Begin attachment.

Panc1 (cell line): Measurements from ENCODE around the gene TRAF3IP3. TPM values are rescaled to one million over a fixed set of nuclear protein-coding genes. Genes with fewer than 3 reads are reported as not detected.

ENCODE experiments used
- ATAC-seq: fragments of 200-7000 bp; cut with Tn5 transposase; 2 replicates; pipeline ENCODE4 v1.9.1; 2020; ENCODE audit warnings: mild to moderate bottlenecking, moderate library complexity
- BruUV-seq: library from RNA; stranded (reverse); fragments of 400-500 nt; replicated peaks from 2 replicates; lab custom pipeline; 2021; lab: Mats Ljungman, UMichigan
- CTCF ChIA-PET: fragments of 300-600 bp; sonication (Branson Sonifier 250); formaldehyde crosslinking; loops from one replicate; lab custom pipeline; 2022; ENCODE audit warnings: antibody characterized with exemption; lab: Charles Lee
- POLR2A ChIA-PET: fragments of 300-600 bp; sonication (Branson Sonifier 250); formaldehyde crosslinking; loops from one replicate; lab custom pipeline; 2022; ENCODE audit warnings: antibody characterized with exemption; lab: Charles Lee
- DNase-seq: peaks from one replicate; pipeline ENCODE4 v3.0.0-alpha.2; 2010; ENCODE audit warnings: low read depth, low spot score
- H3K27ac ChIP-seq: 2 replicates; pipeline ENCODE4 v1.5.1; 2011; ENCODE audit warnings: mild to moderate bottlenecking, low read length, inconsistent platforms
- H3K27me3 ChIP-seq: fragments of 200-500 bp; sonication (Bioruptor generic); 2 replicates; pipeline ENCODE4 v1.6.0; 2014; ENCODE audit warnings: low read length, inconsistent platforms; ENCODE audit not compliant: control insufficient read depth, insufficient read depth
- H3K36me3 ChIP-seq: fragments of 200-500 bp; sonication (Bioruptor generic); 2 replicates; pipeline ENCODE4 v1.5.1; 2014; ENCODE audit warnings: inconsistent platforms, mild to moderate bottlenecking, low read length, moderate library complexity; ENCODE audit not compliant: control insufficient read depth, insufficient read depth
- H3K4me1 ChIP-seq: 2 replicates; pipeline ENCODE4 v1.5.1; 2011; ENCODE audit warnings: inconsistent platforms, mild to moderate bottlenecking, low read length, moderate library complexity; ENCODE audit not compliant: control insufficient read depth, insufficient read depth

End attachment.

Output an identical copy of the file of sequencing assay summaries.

Panc1 (cell line): Measurements from ENCODE around the gene TRAF3IP3. TPM values are rescaled to one million over a fixed set of nuclear protein-coding genes. Genes with fewer than 3 reads are reported as not detected.

ENCODE experiments used
- ATAC-seq: fragments of 200-7000 bp; cut with Tn5 transposase; 2 replicates; pipeline ENCODE4 v1.9.1; 2020; ENCODE audit warnings: mild to moderate bottlenecking, moderate library complexity
- BruUV-seq: library from RNA; stranded (reverse); fragments of 400-500 nt; replicated peaks from 2 replicates; lab custom pipeline; 2021; lab: Mats Ljungman, UMichigan
- CTCF ChIA-PET: fragments of 300-600 bp; sonication (Branson Sonifier 250); formaldehyde crosslinking; loops from one replicate; lab custom pipeline; 2022; ENCODE audit warnings: antibody characterized with exemption; lab: Charles Lee
- POLR2A ChIA-PET: fragments of 300-600 bp; sonication (Branson Sonifier 250); formaldehyde crosslinking; loops from one replicate; lab custom pipeline; 2022; ENCODE audit warnings: antibody characterized with exemption; lab: Charles Lee
- DNase-seq: peaks from one replicate; pipeline ENCODE4 v3.0.0-alpha.2; 2010; ENCODE audit warnings: low read depth, low spot score
- H3K27ac ChIP-seq: 2 replicates; pipeline ENCODE4 v1.5.1; 2011; ENCODE audit warnings: mild to moderate bottlenecking, low read length, inconsistent platforms
- H3K27me3 ChIP-seq: fragments of 200-500 bp; sonication (Bioruptor generic); 2 replicates; pipeline ENCODE4 v1.6.0; 2014; ENCODE audit warnings: low read length, inconsistent platforms; ENCODE audit not compliant: control insufficient read depth, insufficient read depth
- H3K36me3 ChIP-seq: fragments of 200-500 bp; sonication (Bioruptor generic); 2 replicates; pipeline ENCODE4 v1.5.1; 2014; ENCODE audit warnings: inconsistent platforms, mild to moderate bottlenecking, low read length, moderate library complexity; ENCODE audit not compliant: control insufficient read depth, insufficient read depth
- H3K4me1 ChIP-seq: 2 replicates; pipeline ENCODE4 v1.5.1; 2011; ENCODE audit warnings: inconsistent platforms, mild to moderate bottlenecking, low read length, moderate library complexity; ENCODE audit not compliant: control insufficient read depth, insufficient read depth